Critical COPD respiratory illness is linked to increased transcriptomic activity of neutrophil proteases genes
- Equal contributors
1 Investigación Biomédica del Clínico (ibC), Hospital Clínico Universitario de Valladolid, Avda Ramón y Cajal 3, 47005, Valladolid, Spain
2 Infection & Immunity Medical Investigation Unit (IMI), Microbiology and Immunology Service, Hospital Clínico Universitario - IECSCYL, Avda Ramón y Cajal 3, 47005, Valladolid, Spain
3 Critical Care Department, Hospital Son Llatzer- SEMICYUC, Ctra. Manacor, km 4, 07198, Palma de Mallorca, Spain
4 Respiratory Medicine Service, Hospital Clínico Universitario-SACYL / SEPAR /CIBERES, Avda Ramón y Cajal 3, 47005, Valladolid, Spain
5 Critical Care Department Parc Tauli, Hospital Universitari de Sabadell Spain and CIBERES/ SEMICYUC, Sabadell, Spain
6 Critical Care Department, Hospital Clínico Universitario-SACYL/SEMICYUC, Avda Ramón y Cajal 3, E-47005, Valladolid, Spain
7 Critical Care Department, Hospital Universitari Joan XXIII, Mallafre Guasch 4, Tarragona, 43007, Spain
8 Internal Medicine Service, Hospital Clínico Universitario de Valladolid - SACYL, Avda Ramón y Cajal 3, 47005, Valladolid, Spain
9 Microbiology Service, Hospital Son Llatzer, Ctra. Manacor, km 4, 07198, Palma de Mallorca, Spain
BMC Research Notes 2012, 5:401 doi:10.1186/1756-0500-5-401Published: 2 August 2012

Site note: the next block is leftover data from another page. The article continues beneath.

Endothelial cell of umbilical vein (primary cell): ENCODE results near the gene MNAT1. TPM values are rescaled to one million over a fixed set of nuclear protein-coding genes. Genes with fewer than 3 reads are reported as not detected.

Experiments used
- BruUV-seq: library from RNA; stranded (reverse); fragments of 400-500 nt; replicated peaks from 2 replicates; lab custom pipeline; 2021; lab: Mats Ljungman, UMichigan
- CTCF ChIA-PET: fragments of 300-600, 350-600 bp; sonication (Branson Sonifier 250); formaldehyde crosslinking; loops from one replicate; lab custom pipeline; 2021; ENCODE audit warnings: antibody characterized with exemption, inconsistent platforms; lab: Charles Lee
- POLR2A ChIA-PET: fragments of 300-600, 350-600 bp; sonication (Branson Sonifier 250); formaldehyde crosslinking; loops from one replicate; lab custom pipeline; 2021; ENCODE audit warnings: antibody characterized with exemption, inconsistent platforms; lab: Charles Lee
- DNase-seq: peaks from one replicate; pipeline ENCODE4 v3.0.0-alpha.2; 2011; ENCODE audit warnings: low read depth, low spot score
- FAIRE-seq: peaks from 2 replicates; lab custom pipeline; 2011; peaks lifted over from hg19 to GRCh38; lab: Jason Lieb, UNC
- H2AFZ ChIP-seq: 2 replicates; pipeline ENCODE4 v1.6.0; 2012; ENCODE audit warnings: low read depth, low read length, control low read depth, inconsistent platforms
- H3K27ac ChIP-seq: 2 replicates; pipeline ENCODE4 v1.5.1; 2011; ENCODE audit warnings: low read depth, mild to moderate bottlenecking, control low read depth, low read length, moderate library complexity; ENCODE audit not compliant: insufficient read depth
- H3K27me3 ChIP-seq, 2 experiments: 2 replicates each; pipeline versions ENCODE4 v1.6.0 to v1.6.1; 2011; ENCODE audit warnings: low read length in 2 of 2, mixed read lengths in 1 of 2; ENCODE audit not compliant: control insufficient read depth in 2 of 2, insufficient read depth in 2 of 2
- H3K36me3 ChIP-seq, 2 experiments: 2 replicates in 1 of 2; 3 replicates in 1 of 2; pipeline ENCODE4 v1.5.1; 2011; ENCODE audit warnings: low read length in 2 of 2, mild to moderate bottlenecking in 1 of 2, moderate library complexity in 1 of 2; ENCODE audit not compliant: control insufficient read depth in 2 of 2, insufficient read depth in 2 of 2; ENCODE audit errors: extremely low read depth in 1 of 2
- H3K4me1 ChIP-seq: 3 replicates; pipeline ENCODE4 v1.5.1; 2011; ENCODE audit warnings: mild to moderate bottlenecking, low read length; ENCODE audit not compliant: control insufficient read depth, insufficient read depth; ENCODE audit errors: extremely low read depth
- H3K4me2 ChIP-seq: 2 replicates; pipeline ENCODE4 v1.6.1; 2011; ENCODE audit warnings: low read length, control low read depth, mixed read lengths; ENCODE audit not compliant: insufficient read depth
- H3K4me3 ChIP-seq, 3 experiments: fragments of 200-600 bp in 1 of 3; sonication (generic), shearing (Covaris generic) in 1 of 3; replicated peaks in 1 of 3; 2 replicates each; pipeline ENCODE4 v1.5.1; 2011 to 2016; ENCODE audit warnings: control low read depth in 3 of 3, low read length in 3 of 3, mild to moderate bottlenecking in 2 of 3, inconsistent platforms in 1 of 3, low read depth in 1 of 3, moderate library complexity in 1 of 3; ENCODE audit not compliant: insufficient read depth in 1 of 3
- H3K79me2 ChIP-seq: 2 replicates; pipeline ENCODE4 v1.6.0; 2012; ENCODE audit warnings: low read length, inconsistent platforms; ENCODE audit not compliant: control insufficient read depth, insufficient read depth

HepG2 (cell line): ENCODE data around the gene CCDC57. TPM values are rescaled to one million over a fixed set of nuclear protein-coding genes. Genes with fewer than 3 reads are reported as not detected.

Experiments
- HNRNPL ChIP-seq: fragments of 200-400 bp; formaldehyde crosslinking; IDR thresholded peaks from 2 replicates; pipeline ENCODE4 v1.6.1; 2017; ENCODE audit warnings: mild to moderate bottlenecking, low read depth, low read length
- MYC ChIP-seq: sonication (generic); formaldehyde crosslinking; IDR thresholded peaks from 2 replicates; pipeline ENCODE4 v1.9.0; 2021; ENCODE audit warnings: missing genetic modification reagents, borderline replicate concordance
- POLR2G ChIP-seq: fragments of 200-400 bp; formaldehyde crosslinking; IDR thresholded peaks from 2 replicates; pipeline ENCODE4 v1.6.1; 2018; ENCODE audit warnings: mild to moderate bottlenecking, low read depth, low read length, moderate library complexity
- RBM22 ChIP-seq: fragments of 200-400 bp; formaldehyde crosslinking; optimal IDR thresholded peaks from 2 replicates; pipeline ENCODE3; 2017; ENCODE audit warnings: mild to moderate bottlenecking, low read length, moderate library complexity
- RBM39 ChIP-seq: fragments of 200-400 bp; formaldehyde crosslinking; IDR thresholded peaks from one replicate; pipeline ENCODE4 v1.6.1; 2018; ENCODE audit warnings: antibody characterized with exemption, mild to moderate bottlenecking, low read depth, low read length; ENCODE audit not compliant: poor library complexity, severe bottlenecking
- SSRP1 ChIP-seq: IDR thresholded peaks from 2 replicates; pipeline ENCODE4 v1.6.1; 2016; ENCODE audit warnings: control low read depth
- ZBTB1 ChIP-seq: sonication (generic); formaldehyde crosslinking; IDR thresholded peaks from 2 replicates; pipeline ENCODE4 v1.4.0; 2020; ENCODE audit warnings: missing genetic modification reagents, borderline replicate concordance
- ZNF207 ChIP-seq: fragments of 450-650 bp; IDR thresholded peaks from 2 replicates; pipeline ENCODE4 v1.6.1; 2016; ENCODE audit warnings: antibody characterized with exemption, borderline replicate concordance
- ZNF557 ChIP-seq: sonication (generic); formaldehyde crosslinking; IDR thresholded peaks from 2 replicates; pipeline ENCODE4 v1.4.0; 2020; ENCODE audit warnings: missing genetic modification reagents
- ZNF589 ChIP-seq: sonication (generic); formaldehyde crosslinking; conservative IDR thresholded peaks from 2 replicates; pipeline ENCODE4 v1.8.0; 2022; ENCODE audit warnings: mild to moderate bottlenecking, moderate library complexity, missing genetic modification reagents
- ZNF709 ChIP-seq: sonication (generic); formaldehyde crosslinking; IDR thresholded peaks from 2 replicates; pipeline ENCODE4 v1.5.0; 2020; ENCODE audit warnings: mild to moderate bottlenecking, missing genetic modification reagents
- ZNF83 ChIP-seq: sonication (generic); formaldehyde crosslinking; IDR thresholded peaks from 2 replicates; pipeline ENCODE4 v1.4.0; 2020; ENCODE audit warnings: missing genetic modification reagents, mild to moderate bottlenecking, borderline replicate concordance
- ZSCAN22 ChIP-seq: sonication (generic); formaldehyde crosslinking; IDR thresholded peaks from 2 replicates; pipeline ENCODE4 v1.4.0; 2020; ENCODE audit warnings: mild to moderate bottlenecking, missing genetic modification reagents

Gene expression profiling (GEP) in cells obtained from peripheral blood has shown that this is a very useful approach for biomarker discovery and for studying molecular pathogenesis of prevalent diseases. While there is limited literature available on gene expression markers associated with Chronic Obstructive Pulmonary Disease (COPD), the transcriptomic picture associated with critical respiratory illness in this disease is not known at the present moment.
By using Agilent microarray chips, we have profiled gene expression signatures in the whole blood of 28 COPD patients hospitalized with different degrees of respiratory compromise.12 of them needed of admission to the ICU, whilst 16 were admitted to the Respiratory Medicine Service. GeneSpring GX 11.0 software was used for performing statistical comparisons of transcript levels between ICU and non-ICU patients. Ingenuity pathway analysis 8.5 (IPA) and the Kyoto Encyclopedia of Genes and Genomes (KEGG) were used to select, annotate and visualize genes by function and pathway (gene ontology). T-test showed evidence of 1501 genes differentially expressed between ICU and non-ICU patients. IPA and KEGG analysis of the most representative biological functions revealed that ICU patients had increased levels of neutrophil gene transcripts, being [cathepsin G (CTSG)], [elastase, neutrophil expressed (ELANE)], [proteinase 3 (PRTN3)], [myeloperoxidase (MPO)], [cathepsin D (CTSD)], [defensin, alpha 3, neutrophil-specific (DEFA3)], azurocidin 1 (AZU1)], and [bactericidal/permeability-increasing protein (BPI)] the most representative ones. Proteins codified by these genes form part of the azurophilic granules of neutrophils and are involved in both antimicrobial defence and tissue damage. This “neutrophil signature” was paralleled by the necessity of advanced respiratory and vital support, and the presence of bacterial infection.
Study of transcriptomic signatures in blood suggests an essential role of neutrophil proteases in COPD patients with critical respiratory illness. Measurement and modulation of the expression of these genes could present an option for clinical monitoring and treatment of severe COPD exacerbations.